With the Commodore (now Admiral) Farragut there has ever been the utmost reciprocity of aid and the warmest sympathy.
I was very anxious that the expedition should get off to Vicksburg as early as possible, and I did everything I could do to speed it. Captain Porter, in his letter to me, expressly so states. The steamer Empire Parish, which was a boat belonging to private parties here that had come to the city relying upon my safeguard, was as much within his control as mine. Nay, at the very time Captain Porter complains, as will be seen by the affidavits herewith submitted, the Empire Parish was seized by him and wholly under his control. It will be seen also that at the very time Captain Porter complains to the Department of the delays of the steamer Fox she was under the orders of Commodore Morris, his senior officer, and in his employ. I inclose the original order, which I desire preserved. It is true that the master of that steamer got drunk and behaved badly at the Passes. That truth Commodore Porter states, but he omits to state that for such conduct the master was punished by instant discharge. Why suppress that fact, which was known to Captain Porter? If there is a naval officer on this station that will not bear the fullest testimony to the exertions of myself and command to aid the Navy everywhere and at all times, with the exception of Captain Porter, they certainly will do very differently from what they have personally stated to me. My chief quartermaster, Colonel Shaffer, knows the facts relating to this transaction, and I desire the fullest inquiry should be made of him.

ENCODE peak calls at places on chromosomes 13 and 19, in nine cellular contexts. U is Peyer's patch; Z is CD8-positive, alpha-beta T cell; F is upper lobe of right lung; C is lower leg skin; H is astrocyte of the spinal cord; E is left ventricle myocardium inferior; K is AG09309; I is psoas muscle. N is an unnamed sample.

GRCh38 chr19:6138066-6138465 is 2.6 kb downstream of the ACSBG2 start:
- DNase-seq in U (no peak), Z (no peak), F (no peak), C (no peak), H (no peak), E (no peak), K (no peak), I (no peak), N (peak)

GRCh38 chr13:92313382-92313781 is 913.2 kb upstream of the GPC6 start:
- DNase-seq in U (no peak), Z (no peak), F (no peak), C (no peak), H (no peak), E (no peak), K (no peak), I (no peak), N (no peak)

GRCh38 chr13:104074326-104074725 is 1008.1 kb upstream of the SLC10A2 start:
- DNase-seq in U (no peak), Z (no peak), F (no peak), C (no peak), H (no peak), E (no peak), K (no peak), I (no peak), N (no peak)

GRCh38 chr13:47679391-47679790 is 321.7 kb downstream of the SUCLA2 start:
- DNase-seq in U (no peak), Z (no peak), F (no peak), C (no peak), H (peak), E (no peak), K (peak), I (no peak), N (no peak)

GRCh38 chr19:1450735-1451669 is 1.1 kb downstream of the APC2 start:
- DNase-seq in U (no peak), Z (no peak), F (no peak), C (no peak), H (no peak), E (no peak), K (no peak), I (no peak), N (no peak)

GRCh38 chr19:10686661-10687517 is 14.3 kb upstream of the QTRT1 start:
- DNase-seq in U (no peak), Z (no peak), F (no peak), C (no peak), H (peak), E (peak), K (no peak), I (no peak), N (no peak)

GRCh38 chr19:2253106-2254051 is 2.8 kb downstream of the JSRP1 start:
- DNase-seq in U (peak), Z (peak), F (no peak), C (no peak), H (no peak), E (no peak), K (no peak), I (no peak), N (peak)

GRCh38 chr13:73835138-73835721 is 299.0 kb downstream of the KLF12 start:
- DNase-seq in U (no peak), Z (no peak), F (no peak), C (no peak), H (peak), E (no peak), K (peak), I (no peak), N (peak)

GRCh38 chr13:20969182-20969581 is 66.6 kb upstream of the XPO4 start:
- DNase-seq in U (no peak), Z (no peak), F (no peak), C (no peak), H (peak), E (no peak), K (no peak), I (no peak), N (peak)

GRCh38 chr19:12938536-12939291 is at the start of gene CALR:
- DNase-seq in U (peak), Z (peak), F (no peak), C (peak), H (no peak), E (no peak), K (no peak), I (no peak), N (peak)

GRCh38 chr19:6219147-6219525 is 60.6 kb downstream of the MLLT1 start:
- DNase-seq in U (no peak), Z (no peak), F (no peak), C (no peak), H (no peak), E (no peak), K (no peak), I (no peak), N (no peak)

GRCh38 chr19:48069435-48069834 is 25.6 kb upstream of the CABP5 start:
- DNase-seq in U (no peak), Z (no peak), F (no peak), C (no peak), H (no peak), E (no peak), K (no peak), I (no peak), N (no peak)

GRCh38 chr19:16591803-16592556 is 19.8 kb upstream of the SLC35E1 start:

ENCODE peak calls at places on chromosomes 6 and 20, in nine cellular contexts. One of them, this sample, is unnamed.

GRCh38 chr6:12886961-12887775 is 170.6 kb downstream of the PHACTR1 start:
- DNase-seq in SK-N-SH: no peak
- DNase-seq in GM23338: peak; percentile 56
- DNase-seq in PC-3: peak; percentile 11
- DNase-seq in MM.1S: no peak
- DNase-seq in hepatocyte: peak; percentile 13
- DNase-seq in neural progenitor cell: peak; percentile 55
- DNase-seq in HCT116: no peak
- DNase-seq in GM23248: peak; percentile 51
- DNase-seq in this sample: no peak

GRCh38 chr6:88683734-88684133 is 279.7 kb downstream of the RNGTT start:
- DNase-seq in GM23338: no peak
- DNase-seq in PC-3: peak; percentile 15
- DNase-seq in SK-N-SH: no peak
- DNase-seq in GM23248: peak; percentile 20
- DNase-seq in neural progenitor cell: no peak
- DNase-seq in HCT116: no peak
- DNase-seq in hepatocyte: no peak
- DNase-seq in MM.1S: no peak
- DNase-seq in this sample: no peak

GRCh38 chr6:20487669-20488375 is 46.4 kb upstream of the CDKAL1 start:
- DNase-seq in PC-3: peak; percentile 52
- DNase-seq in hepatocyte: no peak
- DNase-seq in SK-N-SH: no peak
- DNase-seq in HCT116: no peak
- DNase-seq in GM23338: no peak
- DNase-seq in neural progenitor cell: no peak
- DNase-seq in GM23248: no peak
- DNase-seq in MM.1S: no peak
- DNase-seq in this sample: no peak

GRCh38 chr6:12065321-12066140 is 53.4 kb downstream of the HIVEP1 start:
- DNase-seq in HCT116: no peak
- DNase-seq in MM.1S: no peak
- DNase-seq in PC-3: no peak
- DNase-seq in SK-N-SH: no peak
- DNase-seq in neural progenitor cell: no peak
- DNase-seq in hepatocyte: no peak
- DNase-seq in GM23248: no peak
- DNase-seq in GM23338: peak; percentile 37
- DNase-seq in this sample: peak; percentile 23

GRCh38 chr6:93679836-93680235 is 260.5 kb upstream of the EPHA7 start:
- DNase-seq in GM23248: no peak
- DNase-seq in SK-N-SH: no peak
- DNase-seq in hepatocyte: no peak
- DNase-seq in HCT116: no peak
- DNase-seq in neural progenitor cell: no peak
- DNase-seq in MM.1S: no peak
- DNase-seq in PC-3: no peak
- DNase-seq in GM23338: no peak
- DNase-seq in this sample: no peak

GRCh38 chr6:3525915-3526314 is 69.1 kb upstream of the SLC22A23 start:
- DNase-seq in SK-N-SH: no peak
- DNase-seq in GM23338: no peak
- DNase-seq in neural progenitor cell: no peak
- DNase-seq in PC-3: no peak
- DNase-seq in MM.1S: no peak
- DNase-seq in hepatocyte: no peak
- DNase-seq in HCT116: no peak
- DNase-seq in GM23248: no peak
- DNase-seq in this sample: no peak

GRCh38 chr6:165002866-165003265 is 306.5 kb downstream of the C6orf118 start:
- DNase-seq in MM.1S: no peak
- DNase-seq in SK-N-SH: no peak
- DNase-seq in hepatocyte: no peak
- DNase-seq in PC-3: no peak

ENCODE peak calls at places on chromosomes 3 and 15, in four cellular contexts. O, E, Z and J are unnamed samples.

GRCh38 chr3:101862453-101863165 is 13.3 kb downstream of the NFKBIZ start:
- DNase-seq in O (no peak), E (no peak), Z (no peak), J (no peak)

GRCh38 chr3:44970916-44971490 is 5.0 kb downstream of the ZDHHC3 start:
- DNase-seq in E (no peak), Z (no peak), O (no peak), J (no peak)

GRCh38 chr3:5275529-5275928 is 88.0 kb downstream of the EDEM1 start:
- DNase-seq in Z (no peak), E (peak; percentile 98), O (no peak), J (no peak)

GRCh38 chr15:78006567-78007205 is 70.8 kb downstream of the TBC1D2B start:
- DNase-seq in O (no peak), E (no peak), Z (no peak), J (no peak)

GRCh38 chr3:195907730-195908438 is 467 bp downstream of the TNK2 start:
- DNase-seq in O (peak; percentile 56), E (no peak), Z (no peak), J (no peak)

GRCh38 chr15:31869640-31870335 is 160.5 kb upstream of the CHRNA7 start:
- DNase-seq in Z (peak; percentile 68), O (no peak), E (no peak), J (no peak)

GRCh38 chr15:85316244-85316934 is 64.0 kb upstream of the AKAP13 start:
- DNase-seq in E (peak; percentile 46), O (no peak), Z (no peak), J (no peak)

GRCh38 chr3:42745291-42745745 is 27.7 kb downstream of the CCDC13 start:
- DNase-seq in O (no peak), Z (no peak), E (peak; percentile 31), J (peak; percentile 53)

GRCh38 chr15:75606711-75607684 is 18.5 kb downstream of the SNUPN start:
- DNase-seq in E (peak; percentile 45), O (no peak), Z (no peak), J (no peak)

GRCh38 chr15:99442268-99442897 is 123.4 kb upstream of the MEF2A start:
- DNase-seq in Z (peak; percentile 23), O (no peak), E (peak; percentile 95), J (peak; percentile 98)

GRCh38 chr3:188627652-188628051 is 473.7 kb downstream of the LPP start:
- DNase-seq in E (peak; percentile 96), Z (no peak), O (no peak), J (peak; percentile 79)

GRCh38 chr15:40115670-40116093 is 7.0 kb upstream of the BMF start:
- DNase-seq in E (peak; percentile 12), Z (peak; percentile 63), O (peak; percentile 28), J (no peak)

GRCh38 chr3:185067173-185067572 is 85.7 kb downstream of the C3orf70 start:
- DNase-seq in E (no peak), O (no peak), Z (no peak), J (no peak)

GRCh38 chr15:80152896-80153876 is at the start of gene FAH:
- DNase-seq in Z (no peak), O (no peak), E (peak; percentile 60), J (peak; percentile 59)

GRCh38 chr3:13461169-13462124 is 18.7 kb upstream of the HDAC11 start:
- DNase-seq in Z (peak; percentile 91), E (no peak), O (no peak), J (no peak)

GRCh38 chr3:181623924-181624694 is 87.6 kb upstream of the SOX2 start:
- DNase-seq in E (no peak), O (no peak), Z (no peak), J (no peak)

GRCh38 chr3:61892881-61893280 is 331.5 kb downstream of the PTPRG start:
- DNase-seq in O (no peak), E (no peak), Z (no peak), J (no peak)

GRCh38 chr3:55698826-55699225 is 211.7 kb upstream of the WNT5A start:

I have the honor to be, your obedient servant,
BENJ. F. BUTLER,
[Inclosure No. 1.]
UNITED STATES STEAMER OCTORARA, Southwest Pass, July 15, 1862.
Major General BENJAMIN F. BUTLER,
Commanding Department of the Gulf, New Orleans:
SIR: Your letter of July 15 has been received.* You must not suppose that I wrote to you while under any excitement from the fact that you had applied the word misstatement to the report made to you in my previous letter. It was some time after receiving the communication of Lieutenant-Commander Breese that I wrote my letter of the 5th instant.
On hearing what was alleged against me I examined carefully my first letter to see if I had inadvertently said anything to offend you, and also handed it to several of my officers, who could see in it nothing that could possibly reflect upon you or the Army.
In the first place, I supposed from your letter directed to me at Ship Island (in which you urged me to use dispatch), that the expedition was one started by yourself, and that you were more interested in it even than I was, it was most natural I should look to you for support when I found that your subordinates were careless in the performance of your orders. Had those subordinates been officers in the army I should have said but little on the subject, and I wish to say here that I do not consider any of them as connected with the Army corps in any way. They were civilians in every respect to me, apparently indifferent about obeying orders received from the highest authority.